Education Secretary: Schools With 'Overpaid' Headteachers Will Be Penalised
28 October 2019, 11:23
The Education Secretary told Nick Ferrari that a new Government policy means that schools will be 'marked down' if they pay their headteachers too much.
Education Secretary Gavin Williamson said: "What we're wanting to do is make sure that we don't have too many headteachers on salaries more than the Prime Minister, over £150,000. We're wanting to make sure that we've got the money that we're putting into education going straight through to the classroom and making sure it benefits teachers.
So, I don't think it's unreasonable to say that applications will be marked down slightly if they're not actually making sure that the money is going straight through to the classroom."
Nick Ferrari put it to him that it's not the fault of a pupil if a board of governors or local authority or a headteacher him or herself managed to negotiate themselves a big salary.
Williamson responded: "We recognise the fact that it is not the children's fault and actually what we're trying to do is we're creating an incentive to make sure there's proper financial restraints.
We're not saying that they cannot get the funding but their applications will be marked down as a result if there is sort of excessive salaries within the school."
Nick Ferrari said: "So, my child attends a school where the ceilings fallen in or there's a hole and simply because the head is on £155,0000, he/ she won't get any of the cash for their school. That's simply unfair."
Williamson replied: "That isn't what we're actually going to be doing is, as I think you probably know, because what we're saying is if there's a salary of over £150,000 and we've set out what we call the 'higher pay challenge', in terms of all schools and saying how they have to justify such large salaries, if they're paying over that and they're not able to justify it, then their application gets sort of a slight reduction in terms of the chances of it passing.
"But I think that the public actually expect us to make sure that the money that we're spending on schools is actually being spent well and it's not all been spent in excessive salaries. I think it's sort of a sensible approach to have.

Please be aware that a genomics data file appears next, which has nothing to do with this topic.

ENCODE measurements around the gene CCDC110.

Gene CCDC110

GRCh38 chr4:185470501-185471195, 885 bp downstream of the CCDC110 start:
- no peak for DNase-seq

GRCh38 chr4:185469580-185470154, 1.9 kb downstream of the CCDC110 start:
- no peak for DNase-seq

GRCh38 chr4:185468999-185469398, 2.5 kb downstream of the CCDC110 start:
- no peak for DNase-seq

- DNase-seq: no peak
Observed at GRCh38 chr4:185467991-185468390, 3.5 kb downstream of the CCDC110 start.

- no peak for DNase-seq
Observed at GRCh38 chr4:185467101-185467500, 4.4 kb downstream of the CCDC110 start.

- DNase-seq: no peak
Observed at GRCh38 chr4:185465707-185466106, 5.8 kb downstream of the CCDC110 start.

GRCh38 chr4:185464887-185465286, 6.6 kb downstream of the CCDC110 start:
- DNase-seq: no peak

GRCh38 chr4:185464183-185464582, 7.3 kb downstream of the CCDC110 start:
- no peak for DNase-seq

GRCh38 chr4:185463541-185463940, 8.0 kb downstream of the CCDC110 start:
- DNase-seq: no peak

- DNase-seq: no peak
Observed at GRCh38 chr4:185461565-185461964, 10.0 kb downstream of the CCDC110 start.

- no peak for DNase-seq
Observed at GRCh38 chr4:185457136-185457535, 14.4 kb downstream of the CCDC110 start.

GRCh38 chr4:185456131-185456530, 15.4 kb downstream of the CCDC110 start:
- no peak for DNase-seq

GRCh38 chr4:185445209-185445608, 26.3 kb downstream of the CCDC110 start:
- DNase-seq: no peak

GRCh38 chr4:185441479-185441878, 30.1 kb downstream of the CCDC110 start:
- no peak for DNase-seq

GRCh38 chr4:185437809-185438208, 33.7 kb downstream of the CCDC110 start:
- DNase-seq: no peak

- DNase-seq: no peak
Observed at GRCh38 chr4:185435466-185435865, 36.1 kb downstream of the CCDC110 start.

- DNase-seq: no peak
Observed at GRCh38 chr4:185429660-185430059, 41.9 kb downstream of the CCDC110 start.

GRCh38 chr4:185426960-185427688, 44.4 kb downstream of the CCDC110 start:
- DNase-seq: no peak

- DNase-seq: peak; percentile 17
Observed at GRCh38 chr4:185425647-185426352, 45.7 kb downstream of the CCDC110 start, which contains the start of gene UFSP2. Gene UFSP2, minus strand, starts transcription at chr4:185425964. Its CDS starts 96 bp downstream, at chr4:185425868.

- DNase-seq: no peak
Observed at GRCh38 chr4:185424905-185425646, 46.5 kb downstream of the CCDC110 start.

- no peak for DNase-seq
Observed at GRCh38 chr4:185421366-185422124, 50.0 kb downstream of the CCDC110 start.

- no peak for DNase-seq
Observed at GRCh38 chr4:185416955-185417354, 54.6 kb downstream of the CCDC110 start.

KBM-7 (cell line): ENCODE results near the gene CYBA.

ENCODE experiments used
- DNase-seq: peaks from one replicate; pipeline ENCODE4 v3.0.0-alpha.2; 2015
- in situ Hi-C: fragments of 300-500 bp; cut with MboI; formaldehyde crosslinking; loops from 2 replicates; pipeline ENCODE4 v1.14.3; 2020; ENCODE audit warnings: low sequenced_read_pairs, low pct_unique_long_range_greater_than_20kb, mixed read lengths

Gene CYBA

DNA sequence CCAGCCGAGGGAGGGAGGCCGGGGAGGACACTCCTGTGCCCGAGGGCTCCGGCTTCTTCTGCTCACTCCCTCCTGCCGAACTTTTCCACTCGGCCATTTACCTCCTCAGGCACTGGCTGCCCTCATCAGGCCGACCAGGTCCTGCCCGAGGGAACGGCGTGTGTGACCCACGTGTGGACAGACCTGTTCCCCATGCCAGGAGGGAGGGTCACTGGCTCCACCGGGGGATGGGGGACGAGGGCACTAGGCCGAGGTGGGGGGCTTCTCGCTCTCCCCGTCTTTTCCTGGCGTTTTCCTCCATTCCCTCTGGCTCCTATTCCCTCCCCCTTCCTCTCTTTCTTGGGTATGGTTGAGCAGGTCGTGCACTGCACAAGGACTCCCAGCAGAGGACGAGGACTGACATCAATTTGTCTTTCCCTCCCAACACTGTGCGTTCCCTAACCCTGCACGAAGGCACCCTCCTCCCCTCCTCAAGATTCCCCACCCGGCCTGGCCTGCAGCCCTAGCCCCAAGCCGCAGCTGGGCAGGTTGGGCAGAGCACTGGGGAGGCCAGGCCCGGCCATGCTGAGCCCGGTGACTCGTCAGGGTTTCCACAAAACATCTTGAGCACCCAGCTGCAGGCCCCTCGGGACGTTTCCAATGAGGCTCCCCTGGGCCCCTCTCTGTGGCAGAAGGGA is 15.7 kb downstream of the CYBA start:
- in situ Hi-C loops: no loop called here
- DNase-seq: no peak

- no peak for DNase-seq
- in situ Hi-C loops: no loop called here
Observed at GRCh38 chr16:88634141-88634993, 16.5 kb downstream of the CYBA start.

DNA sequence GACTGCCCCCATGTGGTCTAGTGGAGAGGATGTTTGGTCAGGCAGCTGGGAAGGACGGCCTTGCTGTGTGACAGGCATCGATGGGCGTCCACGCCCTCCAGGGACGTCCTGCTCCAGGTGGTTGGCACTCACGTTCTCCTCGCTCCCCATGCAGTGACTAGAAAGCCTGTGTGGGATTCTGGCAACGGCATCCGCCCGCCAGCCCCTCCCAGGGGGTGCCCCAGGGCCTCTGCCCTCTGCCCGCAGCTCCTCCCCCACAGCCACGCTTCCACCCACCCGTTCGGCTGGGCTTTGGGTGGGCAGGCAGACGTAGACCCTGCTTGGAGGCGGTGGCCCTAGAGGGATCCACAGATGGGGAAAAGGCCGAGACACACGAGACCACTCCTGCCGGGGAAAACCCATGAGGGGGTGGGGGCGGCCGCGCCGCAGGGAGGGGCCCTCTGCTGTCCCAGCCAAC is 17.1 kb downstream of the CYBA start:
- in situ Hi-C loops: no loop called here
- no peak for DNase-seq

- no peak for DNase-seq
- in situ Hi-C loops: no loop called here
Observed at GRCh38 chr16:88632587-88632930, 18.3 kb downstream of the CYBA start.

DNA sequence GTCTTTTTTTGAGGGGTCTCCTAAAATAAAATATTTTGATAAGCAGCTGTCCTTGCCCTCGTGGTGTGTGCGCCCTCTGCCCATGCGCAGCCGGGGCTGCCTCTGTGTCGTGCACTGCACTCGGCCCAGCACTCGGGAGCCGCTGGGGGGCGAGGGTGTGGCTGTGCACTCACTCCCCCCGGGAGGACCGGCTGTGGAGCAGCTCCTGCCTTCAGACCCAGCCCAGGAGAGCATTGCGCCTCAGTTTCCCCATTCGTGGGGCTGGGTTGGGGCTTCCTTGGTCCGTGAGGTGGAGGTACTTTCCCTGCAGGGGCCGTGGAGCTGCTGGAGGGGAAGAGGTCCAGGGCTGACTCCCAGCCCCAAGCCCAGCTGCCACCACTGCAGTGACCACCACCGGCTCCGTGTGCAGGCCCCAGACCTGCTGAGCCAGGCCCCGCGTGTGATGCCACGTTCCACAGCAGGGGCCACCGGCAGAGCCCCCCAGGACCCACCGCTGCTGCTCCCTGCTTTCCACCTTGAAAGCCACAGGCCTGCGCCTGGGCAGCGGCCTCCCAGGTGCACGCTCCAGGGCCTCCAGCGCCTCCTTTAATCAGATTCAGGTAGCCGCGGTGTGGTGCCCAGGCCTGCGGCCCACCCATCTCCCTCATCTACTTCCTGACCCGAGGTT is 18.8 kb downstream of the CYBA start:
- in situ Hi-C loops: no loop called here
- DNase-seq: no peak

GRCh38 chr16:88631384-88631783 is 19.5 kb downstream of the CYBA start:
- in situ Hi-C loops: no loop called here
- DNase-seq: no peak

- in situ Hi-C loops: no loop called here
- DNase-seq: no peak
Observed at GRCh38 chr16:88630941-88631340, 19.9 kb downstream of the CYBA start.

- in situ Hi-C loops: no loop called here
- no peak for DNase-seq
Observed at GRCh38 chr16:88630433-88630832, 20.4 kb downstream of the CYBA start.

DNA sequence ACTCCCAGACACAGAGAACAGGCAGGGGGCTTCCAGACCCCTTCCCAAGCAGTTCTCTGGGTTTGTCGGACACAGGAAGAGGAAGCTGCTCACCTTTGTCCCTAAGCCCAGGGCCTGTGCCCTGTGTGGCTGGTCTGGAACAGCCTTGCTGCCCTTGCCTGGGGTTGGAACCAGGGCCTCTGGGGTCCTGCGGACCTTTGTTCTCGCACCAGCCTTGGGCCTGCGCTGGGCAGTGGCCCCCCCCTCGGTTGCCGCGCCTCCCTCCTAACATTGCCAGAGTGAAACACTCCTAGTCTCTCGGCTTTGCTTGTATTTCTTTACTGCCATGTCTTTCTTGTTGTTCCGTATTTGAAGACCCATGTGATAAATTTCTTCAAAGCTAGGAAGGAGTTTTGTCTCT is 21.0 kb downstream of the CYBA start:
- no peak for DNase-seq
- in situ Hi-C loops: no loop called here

"And we're putting £400m into making sure that those important improvements are made, whether that's expansion of schools, whether it's better facilities, whether it's dealing with key areas of maintenance.
What we're doing is we're encouraging schools to come forward with their applications and this is on top of the extra revenue money we've put into all schools making sure that every school, every secondary school, is getting a minimum of £5000 per pupil from next year a d every primary school is getting a minimum of £3750 rising to £4000 the the following year."
Nick asked if they want headteachers pay to be cut and Williamson said they do because they "want proper restraint".
Nick joked that they own't get many votes from headteachers because voting for the Conservatives would be voting for a pay cut. He then asked: "Why don't you like success?"
Williamson responded: "We love success and what we always do is we've created a framework for people to be able to thrive and be able to reward success.
But I think there's a sense of actually how much money should be spent in terms of top headteachers salaries, and we're not saying that they don't have access to money, but we do have the ability to mark down the application by a number of points."